RB: I'm tempted to suggest Bennett against St. Louis depending on Mewelde Moore's injury situation. If Bennett is getting the start against the Rams, I'd probably start him. Like I mentioned earlier, Foster has a terrible matchup against Tampa. Minnesota could easily put 30+ points on the board at home against St. Louis, with Bennett playing a big role in their offense.
TE: Don't mess around with Ben Watson. Stick with LJ Smith, he's the only weapon the Eagles have left on offense.
Eric: Keeper league question â€“ I can keep UP TO six players. Delhomme, T. Green and Ward are no brainers, but then I have Droughns, Holmes, Burress, Duckett, McNair and Kennison as maybes. This is a ten-team league, starting rosters are 2 QBs, 2 RBs, 3 WR, FLEX, TE, K, D. It's a complicated compensation system if we don't hold onto all six, but basically, I can get an extra third round pick if I leave Holmes or McNair exposed and only keep five guys, and an extra 10th for the rest if I keep five. Who would you keep?
Vivek: For those of us who saw our fantasy seasons go down the tubes with Javon Walker or Dante Culpepper's legs, I guess that it is never too early to think about 2006. I would hold onto Priest because you are really getting a 9th round pick (six keepers plus the three draft rounds) by cutting him lose. If your system was for a first round pick, then I would take a shot at getting Reggie Bush or DeAngelo Williams. Without a running back on your roster, you should definitely hold onto Droughns and then make Burress your last protection.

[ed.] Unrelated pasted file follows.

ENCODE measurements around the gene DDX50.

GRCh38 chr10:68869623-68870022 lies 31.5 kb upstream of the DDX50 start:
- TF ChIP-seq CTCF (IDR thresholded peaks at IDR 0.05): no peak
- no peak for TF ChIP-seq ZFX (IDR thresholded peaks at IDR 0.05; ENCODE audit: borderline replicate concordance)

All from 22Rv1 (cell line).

Al: Yeah, you pretty much have to keep Droughns since he's your only real option at running back at this point. Burress is another definite keeper; he's been a solid fantasy play all season in New York. I guess I'd keep Holmes also, but mainly by default. There's a good chance this will be McNair's last season, Duckett doesn't get enough carries to be worth holding on to, and Kennison is really no different than any other wide receiver you should be able to grab in the draft.
More technical kinks. Coming soon.
Al: (1-2 last week, 20-15 overall)
No one warned me about the impact that having a child would have on my picking ability.